They’re all over Kabul – big concrete blast walls, meant to protect government buildings and other important sites from exploding bombs. Lately, some of them have been adorned with giant, watchful eyes and the inscription: “We’re watching you.”
The images are the work of three friends who call themselves the 'Art Lords' and with the help of passersby, they have painted dozens of murals on blast walls across the Afghan capital.
“We made it very simple, so that passersby could join in and paint”
When you hear about Afghanistan, you hear so much about warlords. So we thought, we’ll be the positive lords!
Our government, international organisations, and all of Afghanistan’s powerful people have made themselves safe inside these blast walls. Ordinary citizens, meanwhile, walk around the streets and see these ugly walls everywhere, walls that don’t protect them. For us, Kabul looks like a prison. So we decided we could at least put some colours on these walls, and at the same time, try to get some messages across.
We first started with the anti-corruption mural, which we painted on the blast walls of the presidential palace, the spy agency, and the education ministry. The first two spots we chose for their prime locations, but we chose the education ministry to send a direct message, as it’s been plagued by corruption cases. International funding was allocated to fake schools and ghost teachers, while the money ended up in officials’ pockets.
Graffiti is very rare in Kabul. So at first, people were perplexed. Some would try to talk to us in English, thinking we must be foreigners. When we explained what we were doing, they were ecstatic. We handed them paintbrushes, and asked them to help us fill in the mural, which we had purposefully drawn like a fill-in-the-numbers painting. Many were shy, saying they had never held a brush before, but once they started, there was no stopping them! Kids, labourers, police officers, guys on their way to the mosque – all sorts of citizens joined in. Seeing their faces, it was something else! They were laughing, giddy, yet very concentrated on their task… I think it made them forget the constant violence, the never-ending attacks.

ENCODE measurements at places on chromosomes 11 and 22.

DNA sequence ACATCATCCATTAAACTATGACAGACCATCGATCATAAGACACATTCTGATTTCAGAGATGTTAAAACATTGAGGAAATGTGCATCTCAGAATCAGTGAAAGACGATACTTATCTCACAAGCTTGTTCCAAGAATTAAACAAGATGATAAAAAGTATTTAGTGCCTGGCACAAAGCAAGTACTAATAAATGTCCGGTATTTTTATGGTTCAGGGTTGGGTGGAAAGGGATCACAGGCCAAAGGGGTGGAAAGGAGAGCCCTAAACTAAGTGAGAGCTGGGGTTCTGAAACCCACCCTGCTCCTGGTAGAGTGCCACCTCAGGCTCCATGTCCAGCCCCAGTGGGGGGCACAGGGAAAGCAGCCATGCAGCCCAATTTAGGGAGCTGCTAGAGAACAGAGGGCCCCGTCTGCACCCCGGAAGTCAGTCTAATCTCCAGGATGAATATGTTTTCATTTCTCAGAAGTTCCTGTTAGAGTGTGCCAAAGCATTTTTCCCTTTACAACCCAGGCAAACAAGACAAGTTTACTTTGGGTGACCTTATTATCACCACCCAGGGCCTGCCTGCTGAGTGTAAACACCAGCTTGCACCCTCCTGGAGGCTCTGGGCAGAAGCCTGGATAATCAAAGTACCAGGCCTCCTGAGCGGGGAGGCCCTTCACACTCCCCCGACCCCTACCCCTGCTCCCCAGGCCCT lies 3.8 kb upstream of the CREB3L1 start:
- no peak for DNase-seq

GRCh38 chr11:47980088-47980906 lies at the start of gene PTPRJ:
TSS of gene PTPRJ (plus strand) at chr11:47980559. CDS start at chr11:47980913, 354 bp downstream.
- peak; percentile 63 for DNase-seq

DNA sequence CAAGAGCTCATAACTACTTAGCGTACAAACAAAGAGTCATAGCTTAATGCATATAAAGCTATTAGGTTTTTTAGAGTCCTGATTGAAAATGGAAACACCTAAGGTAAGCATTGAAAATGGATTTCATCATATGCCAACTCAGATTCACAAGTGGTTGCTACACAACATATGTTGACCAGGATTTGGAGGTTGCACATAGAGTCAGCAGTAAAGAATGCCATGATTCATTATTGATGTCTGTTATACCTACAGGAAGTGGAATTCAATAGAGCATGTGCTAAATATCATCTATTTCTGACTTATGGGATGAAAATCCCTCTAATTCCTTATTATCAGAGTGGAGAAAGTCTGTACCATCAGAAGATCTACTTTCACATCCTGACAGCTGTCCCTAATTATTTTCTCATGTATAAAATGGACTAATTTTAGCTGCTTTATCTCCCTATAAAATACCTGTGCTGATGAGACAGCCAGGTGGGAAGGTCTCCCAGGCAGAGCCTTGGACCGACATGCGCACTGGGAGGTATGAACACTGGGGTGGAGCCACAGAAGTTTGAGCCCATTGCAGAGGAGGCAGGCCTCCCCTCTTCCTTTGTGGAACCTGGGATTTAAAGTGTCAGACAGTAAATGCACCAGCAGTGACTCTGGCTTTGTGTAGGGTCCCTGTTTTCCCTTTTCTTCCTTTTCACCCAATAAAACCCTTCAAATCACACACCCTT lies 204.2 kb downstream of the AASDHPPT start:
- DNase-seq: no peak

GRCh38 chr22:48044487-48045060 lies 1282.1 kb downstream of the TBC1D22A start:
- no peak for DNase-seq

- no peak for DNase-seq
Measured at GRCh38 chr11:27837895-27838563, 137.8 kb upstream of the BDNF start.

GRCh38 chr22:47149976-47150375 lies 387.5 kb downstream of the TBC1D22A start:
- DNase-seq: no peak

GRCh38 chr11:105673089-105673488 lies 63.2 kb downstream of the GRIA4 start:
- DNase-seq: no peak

It’s no surprise the artists chose corruption as their first theme: it is a huge problem in Afghanistan, which Transparency International ranks as one of the world’s most corrupt countries (in it's 2014 index, the country was ranked 172nd out of 175 countries). This spans from petty corruption of city workers all the way up to the highest levels of government. Just this week, the US State Department announced that it had stopped funding training for Afghanistan’s ministry of refugees due to “chronic corruption”. The country’s president, Ashraf Ghani, recently called for a “holy war” against corruption, describing it as a “cancerous legion” threatening the survival of the state.
Omaid, who is also part of a grassroots organisation called the People’s Movement Against Corruption, says that while change must come from the top, citizens are not completely powerless.
We encourage all citizens to name and shame. Take videos, photos, and send them to our movement… Thanks to this proof, we then publicly denounce corrupt officials on social media and through the media. We’ve gotten some fired, or in some cases at least demoted, thanks to this tactic. It’s not all negative, though – we also try to “name and fame”, that is, highlight those who are actually doing their jobs well!
The Art Lords have also started another series of murals:
Our latest project is called "heroes of my city”. Our idea is to showcase everyday heroes. In Afghanistan’s constitution, we have an official hero, Ahmed Shah Massoud [a legendary fighter who was killed by the Taliban in 2001]. Each tribe and ethnic group also has their own heroes, and they’re all fighters. It seems all the men heralded as heroes in our country use guns, so we wanted to show a different narrative. We first painted municipal workers, who get up at 5 am to sweep the streets of our city. Some car washers in the street liked it so much that they left their jobs and spent all day painting these sweepers.
We’re also going to highlight good nurses, good teachers, good independent journalists - people who are peaceful, hardworking, and not corrupt – they’re the ones who are keeping our country going.
All in all, the artists hope to paint 50 murals across the city. They’re self-funded, and don’t accept donations from any organisations or from abroad. However, they do hope that international artists will offer to paint with them – or, alternatively, to donate their designs for the Afghan artists to paint.